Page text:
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    Shake Shack's Digital Evolution Gets Personal

  • Convenience and the customer experience drive the burger chain's new mobile app.

    flickr: Lucas Richarz
    Shake Shack has aggressive growth plans in the near and distant future.

    The next stage of Shake Shack’s digital evolution has arrived. The rapidly expanding burger chain, which plans to add up to 40 new U.S. restaurants in 2019, unveiled a redesigned mobile app Tuesday and launched web ordering nationwide.

    Shake Shack, in collaboration with development agency Fuzz and mobile-ordering platform Olo, said the mobile app relaunch was reworked with a guest check-out experience and fresh look that specifically addresses convenience and personalization. The Shack App was released roughly two years ago. It allowed guests to order ahead and schedule a pickup time.

    “Knowing that consumers demand faster, easier and more personalized experiences, Shake Shack used guest data to develop a number of enhancements that optimize the path to purchase,” the company said.

    Here’s how, as outlined by Shake Shack:

    On Demand Ordering: A critical driver of convenience is speed, Shake Shack said. After hearing from guests that they desired earlier pickup times that would allow them to skip the lines, Shake Shack introduced ASAP ordering earlier this year, which now accounts for 70 percent of all orders placed through the app. With the redesigned app, Shake Shack takes this a step further, moving time slots from the beginning of the checkout flow to the end and removing the countdown timer to allow guests to browse and check out on their time.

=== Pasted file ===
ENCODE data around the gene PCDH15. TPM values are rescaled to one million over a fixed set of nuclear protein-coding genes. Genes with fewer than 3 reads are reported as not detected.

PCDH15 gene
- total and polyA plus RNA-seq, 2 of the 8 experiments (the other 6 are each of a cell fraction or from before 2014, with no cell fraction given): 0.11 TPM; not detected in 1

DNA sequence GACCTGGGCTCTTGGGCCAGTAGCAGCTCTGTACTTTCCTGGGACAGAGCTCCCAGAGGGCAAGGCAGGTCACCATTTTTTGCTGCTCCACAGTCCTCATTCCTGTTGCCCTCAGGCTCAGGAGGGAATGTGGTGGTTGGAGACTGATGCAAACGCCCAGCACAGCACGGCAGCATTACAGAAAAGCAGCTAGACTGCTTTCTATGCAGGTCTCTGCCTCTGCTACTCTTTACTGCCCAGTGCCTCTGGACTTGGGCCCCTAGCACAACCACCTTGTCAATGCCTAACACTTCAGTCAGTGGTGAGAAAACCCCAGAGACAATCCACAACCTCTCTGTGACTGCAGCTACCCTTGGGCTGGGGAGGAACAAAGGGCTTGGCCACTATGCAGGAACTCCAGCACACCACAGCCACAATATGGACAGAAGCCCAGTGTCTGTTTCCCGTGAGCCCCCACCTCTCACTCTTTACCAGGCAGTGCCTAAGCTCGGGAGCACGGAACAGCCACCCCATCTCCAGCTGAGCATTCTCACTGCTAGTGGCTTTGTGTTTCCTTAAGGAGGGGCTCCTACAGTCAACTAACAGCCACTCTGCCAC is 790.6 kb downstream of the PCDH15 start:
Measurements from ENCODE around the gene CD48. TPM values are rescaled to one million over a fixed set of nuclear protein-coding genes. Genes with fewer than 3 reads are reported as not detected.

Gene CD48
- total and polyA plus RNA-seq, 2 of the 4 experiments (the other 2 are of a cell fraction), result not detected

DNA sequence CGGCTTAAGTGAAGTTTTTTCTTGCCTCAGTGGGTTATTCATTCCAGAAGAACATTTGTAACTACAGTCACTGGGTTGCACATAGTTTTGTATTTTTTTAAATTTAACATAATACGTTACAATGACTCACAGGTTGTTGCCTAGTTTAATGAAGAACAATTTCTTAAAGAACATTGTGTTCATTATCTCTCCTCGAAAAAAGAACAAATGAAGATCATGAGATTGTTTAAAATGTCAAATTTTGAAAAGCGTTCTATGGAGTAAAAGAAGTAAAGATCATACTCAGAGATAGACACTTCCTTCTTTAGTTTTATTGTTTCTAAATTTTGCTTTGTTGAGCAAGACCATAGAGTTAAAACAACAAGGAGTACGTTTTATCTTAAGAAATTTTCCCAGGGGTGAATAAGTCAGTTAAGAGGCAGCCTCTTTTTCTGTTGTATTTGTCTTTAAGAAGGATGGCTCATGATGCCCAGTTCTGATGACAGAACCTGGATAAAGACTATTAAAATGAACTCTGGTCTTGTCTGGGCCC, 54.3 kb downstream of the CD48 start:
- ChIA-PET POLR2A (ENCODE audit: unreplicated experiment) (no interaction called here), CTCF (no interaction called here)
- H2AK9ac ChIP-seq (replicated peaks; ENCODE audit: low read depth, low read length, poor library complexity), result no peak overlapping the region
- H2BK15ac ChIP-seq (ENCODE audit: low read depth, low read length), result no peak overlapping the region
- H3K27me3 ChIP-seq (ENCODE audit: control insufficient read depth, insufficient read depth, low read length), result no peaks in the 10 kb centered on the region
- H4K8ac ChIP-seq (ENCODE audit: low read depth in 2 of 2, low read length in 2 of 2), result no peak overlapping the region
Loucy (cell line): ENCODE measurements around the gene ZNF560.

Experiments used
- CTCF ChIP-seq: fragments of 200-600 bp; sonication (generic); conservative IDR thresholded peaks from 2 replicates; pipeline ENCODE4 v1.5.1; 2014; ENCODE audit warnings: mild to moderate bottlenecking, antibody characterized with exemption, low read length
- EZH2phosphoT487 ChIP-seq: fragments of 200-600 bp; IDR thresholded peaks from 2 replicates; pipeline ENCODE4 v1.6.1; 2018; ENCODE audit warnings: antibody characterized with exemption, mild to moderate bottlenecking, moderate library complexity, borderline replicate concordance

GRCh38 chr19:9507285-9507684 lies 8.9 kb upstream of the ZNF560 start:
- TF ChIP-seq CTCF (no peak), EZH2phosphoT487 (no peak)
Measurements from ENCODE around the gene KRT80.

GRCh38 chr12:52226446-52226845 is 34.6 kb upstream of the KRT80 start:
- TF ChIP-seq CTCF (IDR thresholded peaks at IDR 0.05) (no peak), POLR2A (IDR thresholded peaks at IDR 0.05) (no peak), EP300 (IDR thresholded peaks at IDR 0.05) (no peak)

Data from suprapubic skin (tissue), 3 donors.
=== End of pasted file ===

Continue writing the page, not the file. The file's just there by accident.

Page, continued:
Reducing the amount of taps: After seeing drop off from opening to checkout, Shake Shack reevaluated and optimized the path to purchase. The new version of the app is designed to better anticipate guest needs and help them through checkout flow in as few screens as possible. Through a series of sprint based designs and user testing, Shake Shack reduced the amount of taps it takes from open to checkout by roughly 50 percent.

    Order history: Many Shake Shack guests are habitual users who frequently order the same few items, the company noted. Designing a simple, easy way to favorite orders was important to ensure convenience for frequent guests who want to quickly reorder.

    Personalized Messaging: App users are among Shake Shack’s most loyal guests (with a higher average frequency and higher average spend). The app redesign lays the foundation for more personalization with the ability to strategically message based on where guests are in the life cycle with things like app-exclusive menu items, special offers and local offers.

    Designed for the future: The latest version of the app was designed for activation of new features like Apple Pay and Venmo, which will be tested and released in 2019. It’s also built for enhanced location services like geo-tracking, allowing Shake Shack to more seamlessly time guests orders for pickup and deliver a better product.

    Fresh aesthetic: Using learnings from social channels and observing what followers were engaging with, Shake Shack refreshed the visuals of the app in order to deliver a more consistent brand experience. The new version is lighter and brighter, in line with social channels and newer in-Shack design.